I’ve been called a maverick. Every psychological test I’ve taken yields results that say people with my personality type thrive with options and yearn for independence. We do best when we have freedom to be creative and innovative. True.

For odd reasons, I’ve adopted the zebra as my power animal. It turns out that even though the zebra very much resembles the horse, all attempts to domesticate the zebra have failed. I relate. According to Gretchen Rubin’s book, “The Four Tendencies,” I have the tendency of Rebel. Correct. Mounting evidence for the truth of my seemingly in-born nature shows in books I buy. Pilar Gerasimo’s “The Healthy Deviant” tops the list. When given suggestions (for just about anything), my first response screams, “I’m not doin’ that.” Count calories? Nah. Schedule which rooms to clean on which days? Never. Follow the suggestions of spiritual courses and books? No, I’ll be an unenlightened sinner.

Falmouth author Susan Lebel Young is a retired psychotherapist and mindfulness teacher. She can be reached at [email protected] or at www.susanlebelyoung.com.

Sometimes we benefit by wandering off the beaten path. After all, it’s not healthy to match the norm of a couch potato: we don’t grow wiser if we watch as much TV as the “normal” American. But protesting simply to protest can backfire. Health officials say don’t eat so much sugar? We start baking and devouring pans of rich gooey brownies. Then our reactivity hurts us. Increase exercise by no more than 20% each week? We pedal our bike half an hour today, two hours tomorrow. We sometimes harm our own bodies and break our own spirits if we swing in polar opposition to authority.

Yet now, in the midst of COVID-19, if we cling to personal freedom and ignore CDC guidelines, we endanger not only ourselves, but also others, lots and lots of others. This is no time for “I live my life and you live yours.”

This is a time to scrub hands even if we never clean up before cooking or eating. This is a time to stay near home, on close-by paths, even if we’d rather hike with our outdoor club. This is a time to walk at least 6 feet apart without our usual high fives. This is a time to eat fruits and vegetables to bolster our immune system, even if we crave comfort foods. (Who doesn’t? On my last trip for groceries, I noticed the flour, chocolate, wine and beer shelves had emptied). This is a time to connect through Zoom, FaceTime, email, snail mail and phone with those we’d rather hug.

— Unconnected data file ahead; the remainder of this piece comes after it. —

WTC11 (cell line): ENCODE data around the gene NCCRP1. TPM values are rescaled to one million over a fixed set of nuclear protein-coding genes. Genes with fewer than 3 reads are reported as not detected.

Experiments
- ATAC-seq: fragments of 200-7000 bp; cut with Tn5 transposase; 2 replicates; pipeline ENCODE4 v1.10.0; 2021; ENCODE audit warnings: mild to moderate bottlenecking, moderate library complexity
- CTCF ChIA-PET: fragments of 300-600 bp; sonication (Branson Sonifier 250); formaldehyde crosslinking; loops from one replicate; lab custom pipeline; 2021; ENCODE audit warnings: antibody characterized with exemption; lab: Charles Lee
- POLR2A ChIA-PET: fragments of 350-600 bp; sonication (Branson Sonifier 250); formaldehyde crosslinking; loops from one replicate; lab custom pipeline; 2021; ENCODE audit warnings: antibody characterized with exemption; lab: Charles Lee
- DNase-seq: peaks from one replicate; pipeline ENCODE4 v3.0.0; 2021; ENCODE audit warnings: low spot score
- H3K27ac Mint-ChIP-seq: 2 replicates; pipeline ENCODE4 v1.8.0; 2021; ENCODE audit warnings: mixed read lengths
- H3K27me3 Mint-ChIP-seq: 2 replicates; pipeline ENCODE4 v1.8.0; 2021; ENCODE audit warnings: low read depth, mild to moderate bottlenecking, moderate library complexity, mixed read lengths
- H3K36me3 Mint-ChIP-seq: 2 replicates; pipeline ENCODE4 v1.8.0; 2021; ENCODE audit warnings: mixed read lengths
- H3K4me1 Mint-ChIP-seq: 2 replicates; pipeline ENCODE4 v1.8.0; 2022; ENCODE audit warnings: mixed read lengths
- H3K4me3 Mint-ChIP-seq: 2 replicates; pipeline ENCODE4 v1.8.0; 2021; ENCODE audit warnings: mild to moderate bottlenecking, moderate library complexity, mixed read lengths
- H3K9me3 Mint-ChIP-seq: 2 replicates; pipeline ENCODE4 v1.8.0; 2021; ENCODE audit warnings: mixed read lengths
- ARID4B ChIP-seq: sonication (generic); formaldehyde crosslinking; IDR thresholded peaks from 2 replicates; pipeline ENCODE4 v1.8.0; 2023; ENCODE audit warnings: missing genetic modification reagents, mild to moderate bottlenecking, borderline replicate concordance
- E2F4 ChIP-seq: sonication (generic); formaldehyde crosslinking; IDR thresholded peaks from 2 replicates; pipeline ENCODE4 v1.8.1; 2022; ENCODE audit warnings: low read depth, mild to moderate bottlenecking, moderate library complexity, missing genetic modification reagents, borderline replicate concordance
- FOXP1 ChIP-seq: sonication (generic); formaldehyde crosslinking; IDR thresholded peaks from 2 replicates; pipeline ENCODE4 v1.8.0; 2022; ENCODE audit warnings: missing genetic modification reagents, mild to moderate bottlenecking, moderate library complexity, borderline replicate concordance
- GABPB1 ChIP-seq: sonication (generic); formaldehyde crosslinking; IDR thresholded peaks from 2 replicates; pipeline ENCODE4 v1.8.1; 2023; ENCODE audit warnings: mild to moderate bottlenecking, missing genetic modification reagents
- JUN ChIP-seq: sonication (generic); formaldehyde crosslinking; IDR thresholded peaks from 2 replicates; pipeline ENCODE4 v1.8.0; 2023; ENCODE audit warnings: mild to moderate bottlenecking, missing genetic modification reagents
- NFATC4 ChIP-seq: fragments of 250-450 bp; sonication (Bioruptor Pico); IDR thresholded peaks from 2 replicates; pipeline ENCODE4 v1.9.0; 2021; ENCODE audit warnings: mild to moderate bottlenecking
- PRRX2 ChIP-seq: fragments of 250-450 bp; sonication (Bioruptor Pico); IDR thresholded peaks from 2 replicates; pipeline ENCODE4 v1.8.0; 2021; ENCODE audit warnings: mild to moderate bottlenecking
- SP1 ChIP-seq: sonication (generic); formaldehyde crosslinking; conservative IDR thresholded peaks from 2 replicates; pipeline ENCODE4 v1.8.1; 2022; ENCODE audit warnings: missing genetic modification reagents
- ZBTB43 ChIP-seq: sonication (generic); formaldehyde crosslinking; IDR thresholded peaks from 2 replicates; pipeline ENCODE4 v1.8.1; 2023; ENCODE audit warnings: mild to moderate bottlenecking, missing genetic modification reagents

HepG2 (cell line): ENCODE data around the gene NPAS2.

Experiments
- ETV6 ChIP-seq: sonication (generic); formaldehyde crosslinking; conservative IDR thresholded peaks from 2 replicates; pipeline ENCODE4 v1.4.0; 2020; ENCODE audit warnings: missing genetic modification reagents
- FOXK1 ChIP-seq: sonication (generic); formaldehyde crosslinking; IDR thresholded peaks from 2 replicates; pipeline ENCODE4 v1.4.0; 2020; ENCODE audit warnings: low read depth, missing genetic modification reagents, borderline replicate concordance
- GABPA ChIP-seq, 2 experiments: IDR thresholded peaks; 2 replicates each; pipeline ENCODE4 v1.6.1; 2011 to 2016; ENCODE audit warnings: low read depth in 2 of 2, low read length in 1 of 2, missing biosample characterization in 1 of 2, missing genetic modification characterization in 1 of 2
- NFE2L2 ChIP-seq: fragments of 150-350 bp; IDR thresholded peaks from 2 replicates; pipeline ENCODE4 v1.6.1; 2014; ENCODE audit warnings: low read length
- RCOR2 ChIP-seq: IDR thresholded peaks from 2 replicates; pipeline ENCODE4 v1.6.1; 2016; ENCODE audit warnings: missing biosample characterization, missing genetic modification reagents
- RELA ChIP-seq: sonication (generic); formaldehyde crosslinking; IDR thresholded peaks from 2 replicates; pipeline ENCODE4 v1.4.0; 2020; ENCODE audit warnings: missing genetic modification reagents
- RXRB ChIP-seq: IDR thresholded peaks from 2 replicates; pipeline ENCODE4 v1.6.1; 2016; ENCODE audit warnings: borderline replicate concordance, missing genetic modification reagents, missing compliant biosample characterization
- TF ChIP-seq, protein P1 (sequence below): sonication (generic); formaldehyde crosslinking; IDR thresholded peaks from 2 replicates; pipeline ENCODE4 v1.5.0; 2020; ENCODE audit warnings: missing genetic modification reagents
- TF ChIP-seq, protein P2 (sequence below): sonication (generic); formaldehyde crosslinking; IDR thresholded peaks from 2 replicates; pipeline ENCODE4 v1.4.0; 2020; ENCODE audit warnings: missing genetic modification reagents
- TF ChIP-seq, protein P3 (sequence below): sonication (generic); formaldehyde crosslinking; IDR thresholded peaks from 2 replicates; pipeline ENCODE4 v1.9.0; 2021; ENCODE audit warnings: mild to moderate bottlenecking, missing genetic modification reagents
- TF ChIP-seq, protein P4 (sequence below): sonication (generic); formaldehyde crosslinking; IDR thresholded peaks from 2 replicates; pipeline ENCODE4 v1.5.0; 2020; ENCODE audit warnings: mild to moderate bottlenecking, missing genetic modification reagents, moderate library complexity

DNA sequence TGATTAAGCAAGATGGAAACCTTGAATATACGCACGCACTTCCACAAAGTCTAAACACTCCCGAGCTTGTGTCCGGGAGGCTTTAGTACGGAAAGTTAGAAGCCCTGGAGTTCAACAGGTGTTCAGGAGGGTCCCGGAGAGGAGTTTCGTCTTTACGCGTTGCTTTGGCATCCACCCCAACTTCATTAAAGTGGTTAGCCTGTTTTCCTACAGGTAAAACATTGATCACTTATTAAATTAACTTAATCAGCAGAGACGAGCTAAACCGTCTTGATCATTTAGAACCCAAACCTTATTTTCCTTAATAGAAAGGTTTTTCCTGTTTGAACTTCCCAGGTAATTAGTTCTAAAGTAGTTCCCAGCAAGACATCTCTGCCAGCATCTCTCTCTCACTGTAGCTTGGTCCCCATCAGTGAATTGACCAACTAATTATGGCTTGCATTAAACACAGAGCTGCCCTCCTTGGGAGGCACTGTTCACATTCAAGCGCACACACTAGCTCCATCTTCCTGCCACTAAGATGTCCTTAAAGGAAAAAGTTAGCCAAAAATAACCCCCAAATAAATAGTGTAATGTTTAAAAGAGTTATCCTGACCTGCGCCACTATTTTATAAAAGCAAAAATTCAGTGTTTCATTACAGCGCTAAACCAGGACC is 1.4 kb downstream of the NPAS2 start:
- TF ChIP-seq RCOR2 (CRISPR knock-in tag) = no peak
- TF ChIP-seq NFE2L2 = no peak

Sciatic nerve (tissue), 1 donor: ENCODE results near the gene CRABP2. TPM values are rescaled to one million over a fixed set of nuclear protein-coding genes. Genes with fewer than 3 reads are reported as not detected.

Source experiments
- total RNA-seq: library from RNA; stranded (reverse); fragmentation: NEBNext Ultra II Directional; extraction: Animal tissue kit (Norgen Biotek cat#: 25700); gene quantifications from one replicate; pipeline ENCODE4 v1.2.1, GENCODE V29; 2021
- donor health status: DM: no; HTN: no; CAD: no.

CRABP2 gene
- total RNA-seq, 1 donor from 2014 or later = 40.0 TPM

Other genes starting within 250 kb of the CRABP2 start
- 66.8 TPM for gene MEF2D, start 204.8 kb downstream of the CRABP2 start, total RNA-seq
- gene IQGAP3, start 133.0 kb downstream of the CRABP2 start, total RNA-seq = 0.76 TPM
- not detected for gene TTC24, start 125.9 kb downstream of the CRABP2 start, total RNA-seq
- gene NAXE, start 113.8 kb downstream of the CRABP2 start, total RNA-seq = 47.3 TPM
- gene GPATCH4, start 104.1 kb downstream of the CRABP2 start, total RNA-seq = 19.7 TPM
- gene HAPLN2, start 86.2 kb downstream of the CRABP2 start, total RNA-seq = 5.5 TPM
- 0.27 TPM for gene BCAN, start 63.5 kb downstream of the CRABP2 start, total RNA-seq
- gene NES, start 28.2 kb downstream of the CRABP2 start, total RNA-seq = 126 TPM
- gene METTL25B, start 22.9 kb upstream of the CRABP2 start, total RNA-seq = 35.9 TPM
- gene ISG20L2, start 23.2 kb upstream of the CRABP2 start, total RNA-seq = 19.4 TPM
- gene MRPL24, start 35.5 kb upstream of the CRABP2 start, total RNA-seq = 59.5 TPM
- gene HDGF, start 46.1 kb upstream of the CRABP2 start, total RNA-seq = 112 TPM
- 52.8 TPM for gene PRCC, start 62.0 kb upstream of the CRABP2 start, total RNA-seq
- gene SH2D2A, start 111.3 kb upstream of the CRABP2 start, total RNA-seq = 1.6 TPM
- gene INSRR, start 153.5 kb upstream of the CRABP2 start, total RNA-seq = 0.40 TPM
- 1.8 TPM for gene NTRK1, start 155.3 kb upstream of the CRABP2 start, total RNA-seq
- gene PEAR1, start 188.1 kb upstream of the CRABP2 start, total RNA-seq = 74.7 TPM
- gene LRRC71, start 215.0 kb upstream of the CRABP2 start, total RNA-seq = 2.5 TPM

In global pandemics, we must push against our resistances, our “I’m not following anyone else’s rules.”

Our inner rebel might tantrum, “Oh yeah? You can’t make me. You’re not the boss of me.”

Right. Our best selves must lead as boss now. For those of us who grew up in the consciousness-raising 1960s and 1970s, we thrive on messages of self-empowerment, of listening to our strong selves and claiming who we are. We were conscientious objectors. We do it our way.

This is not the ’60s, nor the ’70s. Now is different. Way different. This is a time to surrender ego, to let go of “I, me and mine.” This is a time to tame our rugged individualism, our powerful inner naysayers and zebras. This is a time to do what’s best for our shared solidarity and mutual well-being. This is a time to slow the spread and flatten the curve.

Rather than obeying our well-worn habitual “I’ll do what I want,” today demands a higher obedience. Complying now is about life or death for all of us.

Really. Truly. Please.

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